ATHENS – The United States is very supportive of plans to develop gas reserves in the East Mediterranean and export them to Europe, lessening the bloc’s reliance to Russia, a leading Israeli energy expert told New Europe in Athens.

“The US has been very supportive and they certainly want to counteract Russian gas to Europe so what the US wants, they want to have American gas to Europe and want to have other sources of gas to Europe, including East Mediterranean gas to Europe,” Gina Cohen, consultant to the Natural Gas Industry in Israel, said in an interview on the sidelines of an Institute of Energy for Southeast Europe (IENE) conference in Athens on March 5 on the Geopolitics of Energy Transition.

Reuters quoted Israeli Prime Minister Benjamin Netanyahu as saying on March 6 that US Secretary of State Mike Pompeo will visit Israel imminently to help with its plan for exporting natural gas to Europe with Cypriot and Greek partners.

Cohen told New Europe that Washington wants to see cooperation between the Eastern Mediterranean countries strengthened. “You have Cyprus and Greece and Israel and Jordan and Egypt – so they (the US) want these countries to cooperate together and they would like the gas to go to Europe definitely. So they have all the interests: it’s American companies involved, it’s getting all these allies together and getting gas to Europe,” Cohen said in Athens, adding: “The Americans are very supportive of East Med Gas to Europe whether it is via the East Mediterranean pipeline or LNG from Egypt or Cyprus.”

Cyprus, Greece, Israel, and Italy have been discussing the EastMed natural gas pipeline project that would bring gas from Israeli and Cypriot gas fields to Greece and onto Italy and are expected to sign an intergovernmental agreement soon but Cohen warned, “This pipeline project is very complicated technically and commercially.”

]According to the Israeli expert, the first phase of development of Leviathan is not supposed to be part of the EastMed pipeline. “Leviathan Phase 1A is going to go to the Israeli market, 3 bcm (billion cubic metres) a year to Jordan and 3.5 bcm to Egypt so there is no gas left in Phase 1 for any great exports. In order to do Phase 1B that can be developed for another 9 bcm a year and that 9 bcm could go either to Egypt or it could go to Turkey or it can be put to an LNG (liquefied natural gas) facility or it could be put into the EastMed pipeline, in any one of those projects,” Cohen explained.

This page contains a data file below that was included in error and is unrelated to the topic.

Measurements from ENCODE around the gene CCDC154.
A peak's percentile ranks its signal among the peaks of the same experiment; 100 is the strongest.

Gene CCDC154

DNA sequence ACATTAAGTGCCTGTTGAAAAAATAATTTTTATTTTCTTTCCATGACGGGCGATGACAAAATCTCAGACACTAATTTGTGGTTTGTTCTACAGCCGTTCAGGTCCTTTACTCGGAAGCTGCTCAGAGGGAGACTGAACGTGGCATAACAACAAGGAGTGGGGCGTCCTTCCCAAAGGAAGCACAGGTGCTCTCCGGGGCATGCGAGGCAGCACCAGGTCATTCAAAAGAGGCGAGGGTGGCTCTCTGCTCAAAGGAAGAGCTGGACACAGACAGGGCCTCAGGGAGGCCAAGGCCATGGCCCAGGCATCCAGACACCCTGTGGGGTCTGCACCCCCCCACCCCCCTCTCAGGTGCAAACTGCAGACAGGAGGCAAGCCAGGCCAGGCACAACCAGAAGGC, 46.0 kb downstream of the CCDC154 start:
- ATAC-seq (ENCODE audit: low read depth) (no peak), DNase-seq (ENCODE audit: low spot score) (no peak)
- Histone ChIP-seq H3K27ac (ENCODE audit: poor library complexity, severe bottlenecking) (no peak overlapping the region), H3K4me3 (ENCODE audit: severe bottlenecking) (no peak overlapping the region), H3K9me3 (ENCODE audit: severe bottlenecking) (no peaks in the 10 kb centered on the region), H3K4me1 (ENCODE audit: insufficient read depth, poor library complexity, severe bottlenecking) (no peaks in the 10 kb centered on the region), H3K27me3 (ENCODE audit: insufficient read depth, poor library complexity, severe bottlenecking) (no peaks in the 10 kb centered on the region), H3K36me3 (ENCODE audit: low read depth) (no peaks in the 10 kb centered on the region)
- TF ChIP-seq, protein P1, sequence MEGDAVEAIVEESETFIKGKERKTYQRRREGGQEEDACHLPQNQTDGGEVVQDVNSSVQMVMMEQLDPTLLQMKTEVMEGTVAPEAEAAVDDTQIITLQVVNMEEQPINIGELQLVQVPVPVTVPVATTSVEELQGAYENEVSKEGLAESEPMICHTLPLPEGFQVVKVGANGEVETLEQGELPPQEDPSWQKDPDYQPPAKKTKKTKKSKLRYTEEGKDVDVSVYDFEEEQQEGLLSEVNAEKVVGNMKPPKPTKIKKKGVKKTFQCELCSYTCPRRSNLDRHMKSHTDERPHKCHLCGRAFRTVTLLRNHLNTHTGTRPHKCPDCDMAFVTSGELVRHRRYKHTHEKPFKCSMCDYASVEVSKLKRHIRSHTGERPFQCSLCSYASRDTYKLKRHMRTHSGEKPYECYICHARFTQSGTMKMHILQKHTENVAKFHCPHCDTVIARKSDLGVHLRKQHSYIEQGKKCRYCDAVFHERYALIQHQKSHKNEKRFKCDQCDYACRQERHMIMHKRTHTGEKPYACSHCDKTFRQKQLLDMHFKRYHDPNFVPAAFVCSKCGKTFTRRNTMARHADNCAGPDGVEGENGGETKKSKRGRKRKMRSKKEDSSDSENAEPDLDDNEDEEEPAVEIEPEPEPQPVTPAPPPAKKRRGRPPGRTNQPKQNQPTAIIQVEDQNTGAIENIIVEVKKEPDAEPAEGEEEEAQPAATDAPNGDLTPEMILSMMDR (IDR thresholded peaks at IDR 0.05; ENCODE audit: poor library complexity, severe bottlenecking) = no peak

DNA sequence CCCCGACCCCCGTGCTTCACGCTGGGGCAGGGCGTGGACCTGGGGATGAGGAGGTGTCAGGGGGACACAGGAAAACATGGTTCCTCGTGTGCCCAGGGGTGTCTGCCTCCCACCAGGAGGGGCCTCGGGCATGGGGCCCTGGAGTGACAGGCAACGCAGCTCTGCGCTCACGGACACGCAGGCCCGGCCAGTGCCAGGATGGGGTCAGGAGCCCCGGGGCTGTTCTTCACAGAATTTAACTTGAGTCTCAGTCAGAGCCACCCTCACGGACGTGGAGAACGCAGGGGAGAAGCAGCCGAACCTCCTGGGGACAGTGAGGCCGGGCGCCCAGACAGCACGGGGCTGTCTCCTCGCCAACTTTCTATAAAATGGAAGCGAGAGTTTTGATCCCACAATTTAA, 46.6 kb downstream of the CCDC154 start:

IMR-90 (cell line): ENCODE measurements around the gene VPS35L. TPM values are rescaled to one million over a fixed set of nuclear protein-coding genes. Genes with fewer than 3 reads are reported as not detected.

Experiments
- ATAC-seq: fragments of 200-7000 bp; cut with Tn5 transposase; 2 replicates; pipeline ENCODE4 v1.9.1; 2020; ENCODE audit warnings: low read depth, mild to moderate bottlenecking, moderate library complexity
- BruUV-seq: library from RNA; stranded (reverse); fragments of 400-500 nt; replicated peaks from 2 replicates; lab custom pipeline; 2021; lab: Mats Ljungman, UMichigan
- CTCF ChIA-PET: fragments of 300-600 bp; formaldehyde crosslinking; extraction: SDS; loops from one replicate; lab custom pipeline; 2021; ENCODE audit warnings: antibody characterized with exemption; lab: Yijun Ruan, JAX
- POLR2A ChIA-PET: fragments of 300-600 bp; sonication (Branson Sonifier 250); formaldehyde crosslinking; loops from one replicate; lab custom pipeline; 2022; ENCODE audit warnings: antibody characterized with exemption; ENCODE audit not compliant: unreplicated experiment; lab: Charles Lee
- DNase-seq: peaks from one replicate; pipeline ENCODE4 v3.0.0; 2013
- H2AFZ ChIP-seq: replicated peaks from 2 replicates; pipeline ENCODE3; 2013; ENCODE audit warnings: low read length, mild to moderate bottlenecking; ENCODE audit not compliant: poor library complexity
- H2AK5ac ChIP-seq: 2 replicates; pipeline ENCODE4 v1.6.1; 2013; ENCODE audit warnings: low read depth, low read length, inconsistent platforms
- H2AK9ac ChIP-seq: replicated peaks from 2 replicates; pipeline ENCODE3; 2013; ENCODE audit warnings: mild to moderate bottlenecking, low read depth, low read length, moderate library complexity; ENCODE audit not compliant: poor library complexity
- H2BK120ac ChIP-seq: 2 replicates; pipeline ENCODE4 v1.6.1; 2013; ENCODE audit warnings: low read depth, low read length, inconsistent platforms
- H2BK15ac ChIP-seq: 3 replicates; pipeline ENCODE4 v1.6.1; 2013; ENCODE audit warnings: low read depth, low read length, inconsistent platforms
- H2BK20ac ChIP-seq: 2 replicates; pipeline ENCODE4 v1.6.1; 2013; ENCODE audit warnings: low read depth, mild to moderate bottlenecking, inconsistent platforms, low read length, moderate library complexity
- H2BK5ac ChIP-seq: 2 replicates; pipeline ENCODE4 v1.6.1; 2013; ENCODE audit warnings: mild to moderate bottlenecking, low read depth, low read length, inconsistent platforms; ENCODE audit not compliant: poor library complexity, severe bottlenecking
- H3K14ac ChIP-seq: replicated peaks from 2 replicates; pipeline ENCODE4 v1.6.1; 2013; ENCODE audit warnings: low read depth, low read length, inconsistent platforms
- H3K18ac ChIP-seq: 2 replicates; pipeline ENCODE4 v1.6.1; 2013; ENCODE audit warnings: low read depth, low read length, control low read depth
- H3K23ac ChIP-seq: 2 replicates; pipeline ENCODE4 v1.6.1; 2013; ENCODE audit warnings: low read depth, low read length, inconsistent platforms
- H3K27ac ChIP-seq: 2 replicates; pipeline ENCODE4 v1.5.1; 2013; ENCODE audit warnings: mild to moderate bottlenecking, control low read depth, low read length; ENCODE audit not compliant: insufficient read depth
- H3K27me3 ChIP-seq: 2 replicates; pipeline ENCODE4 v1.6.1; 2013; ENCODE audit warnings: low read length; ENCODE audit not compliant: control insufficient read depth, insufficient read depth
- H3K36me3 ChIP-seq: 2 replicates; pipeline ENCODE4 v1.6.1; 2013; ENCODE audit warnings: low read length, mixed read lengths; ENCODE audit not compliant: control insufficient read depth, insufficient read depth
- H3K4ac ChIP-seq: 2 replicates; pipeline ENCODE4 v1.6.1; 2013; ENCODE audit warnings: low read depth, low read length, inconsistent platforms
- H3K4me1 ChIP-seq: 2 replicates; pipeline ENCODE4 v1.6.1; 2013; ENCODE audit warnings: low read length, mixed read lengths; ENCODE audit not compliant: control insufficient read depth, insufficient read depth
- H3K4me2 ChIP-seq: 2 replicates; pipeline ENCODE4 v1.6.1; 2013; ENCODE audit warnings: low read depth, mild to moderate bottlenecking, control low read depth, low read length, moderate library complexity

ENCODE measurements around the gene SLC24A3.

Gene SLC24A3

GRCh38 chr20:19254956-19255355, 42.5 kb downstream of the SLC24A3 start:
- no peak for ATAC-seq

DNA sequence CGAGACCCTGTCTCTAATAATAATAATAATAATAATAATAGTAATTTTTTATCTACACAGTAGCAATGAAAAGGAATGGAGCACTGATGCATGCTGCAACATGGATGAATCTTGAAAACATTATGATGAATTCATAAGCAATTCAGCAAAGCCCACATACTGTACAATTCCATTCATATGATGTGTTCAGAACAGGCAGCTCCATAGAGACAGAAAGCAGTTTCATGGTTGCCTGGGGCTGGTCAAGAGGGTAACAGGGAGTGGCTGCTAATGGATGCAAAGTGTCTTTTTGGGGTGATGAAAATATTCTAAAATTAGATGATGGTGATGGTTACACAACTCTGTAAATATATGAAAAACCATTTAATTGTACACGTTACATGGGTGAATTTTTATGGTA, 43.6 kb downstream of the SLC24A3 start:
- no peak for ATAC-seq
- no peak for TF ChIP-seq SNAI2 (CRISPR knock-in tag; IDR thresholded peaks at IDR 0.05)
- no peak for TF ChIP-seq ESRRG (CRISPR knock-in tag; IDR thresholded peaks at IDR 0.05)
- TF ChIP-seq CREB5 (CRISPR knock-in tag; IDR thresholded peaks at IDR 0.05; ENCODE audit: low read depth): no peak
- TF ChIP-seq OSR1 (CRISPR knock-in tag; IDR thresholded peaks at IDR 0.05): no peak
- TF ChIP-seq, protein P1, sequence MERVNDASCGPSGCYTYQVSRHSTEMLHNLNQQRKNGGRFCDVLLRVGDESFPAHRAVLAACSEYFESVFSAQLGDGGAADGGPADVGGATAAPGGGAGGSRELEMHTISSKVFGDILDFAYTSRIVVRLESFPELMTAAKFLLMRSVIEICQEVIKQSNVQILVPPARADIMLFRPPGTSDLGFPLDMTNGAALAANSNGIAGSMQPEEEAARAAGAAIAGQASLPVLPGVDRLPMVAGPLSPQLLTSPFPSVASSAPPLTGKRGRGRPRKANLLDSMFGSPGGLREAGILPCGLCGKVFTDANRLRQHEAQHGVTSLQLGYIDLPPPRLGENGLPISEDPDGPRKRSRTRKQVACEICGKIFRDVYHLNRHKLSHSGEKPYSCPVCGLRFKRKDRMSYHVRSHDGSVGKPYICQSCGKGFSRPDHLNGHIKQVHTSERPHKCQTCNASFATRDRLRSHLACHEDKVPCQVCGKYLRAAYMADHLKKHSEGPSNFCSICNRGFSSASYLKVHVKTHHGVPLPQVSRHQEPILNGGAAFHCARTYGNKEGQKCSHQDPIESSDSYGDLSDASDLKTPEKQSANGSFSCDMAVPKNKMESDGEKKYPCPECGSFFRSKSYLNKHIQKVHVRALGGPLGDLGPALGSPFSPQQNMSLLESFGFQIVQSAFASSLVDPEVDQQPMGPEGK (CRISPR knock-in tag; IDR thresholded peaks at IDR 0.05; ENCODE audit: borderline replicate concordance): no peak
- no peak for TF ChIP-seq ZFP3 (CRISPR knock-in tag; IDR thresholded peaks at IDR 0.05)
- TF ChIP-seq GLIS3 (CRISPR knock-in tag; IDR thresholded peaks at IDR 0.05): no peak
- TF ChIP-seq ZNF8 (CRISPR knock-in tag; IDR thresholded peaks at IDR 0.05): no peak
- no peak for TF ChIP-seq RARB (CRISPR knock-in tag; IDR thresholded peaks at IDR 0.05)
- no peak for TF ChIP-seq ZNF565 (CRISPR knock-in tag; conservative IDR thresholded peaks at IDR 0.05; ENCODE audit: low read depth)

Turning to the announcement by US energy giant Exxon Mobil on February 28 that it has made the world’s third-biggest natural gas discovery in two years off the coast of Cyprus in the Eastern Mediterranean at the Glaucus-1 well, Cohen said that while it’s not necessarily a game changer for exports, it’s a game changer because it renews the interest in the area and involves one of the biggest oil and gas companies in the world. “It renews the interest in Lebanon, in Cyprus, in Israel and in Egypt. It shows that the whole basin is gas-prone and that is good. If it had been another failed well, then it would have sort of put a dampening to further exploration. Probably companies will continue to do drilling so it’s a game changer in terms of drilling,” Cohen said, adding: “On exports it’s not yet a game changer because it’s going to take at least another year or two to know if there is enough gas in Cyprus to do a stand-alone greenfield LNG facility.”

Indeed, Cohen said that the Exxon discovery offshore Cyprus renews interest in constructing an LNG facility on the Mediterranean island. “Now that Exxon has discovered gas, what they want to do is build an LNG facility in Cyprus. I don’t think Exxon is interested in building a pipeline all the way to Europe. They prefer to do LNG and they can bring the LNG to their clients around the world,” Cohen said, concluding: “Of course, someone like Pompeo is very supportive of Israel in any case and that’s a plus.”

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